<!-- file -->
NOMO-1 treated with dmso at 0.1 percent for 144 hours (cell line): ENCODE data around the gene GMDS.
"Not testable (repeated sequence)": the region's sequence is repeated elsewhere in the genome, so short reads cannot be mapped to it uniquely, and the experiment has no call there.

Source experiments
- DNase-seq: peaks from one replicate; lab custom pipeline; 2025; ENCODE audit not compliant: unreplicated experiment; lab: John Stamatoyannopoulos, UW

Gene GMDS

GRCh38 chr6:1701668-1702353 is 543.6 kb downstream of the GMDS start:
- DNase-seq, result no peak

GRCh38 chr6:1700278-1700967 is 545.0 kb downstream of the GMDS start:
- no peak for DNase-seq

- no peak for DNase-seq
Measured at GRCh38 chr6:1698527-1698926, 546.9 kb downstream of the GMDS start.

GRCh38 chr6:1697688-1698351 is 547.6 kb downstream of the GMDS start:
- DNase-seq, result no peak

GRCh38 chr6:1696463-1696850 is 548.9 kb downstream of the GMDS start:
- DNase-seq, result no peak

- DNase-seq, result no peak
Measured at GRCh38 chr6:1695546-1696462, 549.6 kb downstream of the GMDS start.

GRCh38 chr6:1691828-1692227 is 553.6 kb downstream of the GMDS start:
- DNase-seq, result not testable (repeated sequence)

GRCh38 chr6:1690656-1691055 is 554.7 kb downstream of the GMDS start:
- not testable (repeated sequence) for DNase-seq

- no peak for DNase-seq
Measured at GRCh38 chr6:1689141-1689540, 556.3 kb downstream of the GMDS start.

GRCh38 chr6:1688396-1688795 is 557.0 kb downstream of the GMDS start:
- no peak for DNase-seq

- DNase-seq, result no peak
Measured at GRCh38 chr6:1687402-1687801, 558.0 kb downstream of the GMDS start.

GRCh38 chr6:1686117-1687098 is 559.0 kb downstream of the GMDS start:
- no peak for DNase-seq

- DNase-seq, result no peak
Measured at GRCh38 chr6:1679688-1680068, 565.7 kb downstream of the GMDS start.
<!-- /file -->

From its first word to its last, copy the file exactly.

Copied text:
NOMO-1 treated with dmso at 0.1 percent for 144 hours (cell line): ENCODE data around the gene GMDS.
"Not testable (repeated sequence)": the region's sequence is repeated elsewhere in the genome, so short reads cannot be mapped to it uniquely, and the experiment has no call there.

Source experiments
- DNase-seq: peaks from one replicate; lab custom pipeline; 2025; ENCODE audit not compliant: unreplicated experiment; lab: John Stamatoyannopoulos, UW

Gene GMDS

GRCh38 chr6:1701668-1702353 is 543.6 kb downstream of the GMDS start:
- DNase-seq, result no peak

GRCh38 chr6:1700278-1700967 is 545.0 kb downstream of the GMDS start:
- no peak for DNase-seq

- no peak for DNase-seq
Measured at GRCh38 chr6:1698527-1698926, 546.9 kb downstream of the GMDS start.

GRCh38 chr6:1697688-1698351 is 547.6 kb downstream of the GMDS start:
- DNase-seq, result no peak

GRCh38 chr6:1696463-1696850 is 548.9 kb downstream of the GMDS start:
- DNase-seq, result no peak

- DNase-seq, result no peak
Measured at GRCh38 chr6:1695546-1696462, 549.6 kb downstream of the GMDS start.

GRCh38 chr6:1691828-1692227 is 553.6 kb downstream of the GMDS start:
- DNase-seq, result not testable (repeated sequence)

GRCh38 chr6:1690656-1691055 is 554.7 kb downstream of the GMDS start:
- not testable (repeated sequence) for DNase-seq

- no peak for DNase-seq
Measured at GRCh38 chr6:1689141-1689540, 556.3 kb downstream of the GMDS start.

GRCh38 chr6:1688396-1688795 is 557.0 kb downstream of the GMDS start:
- no peak for DNase-seq

- DNase-seq, result no peak
Measured at GRCh38 chr6:1687402-1687801, 558.0 kb downstream of the GMDS start.

GRCh38 chr6:1686117-1687098 is 559.0 kb downstream of the GMDS start:
- no peak for DNase-seq

- DNase-seq, result no peak
Measured at GRCh38 chr6:1679688-1680068, 565.7 kb downstream of the GMDS start.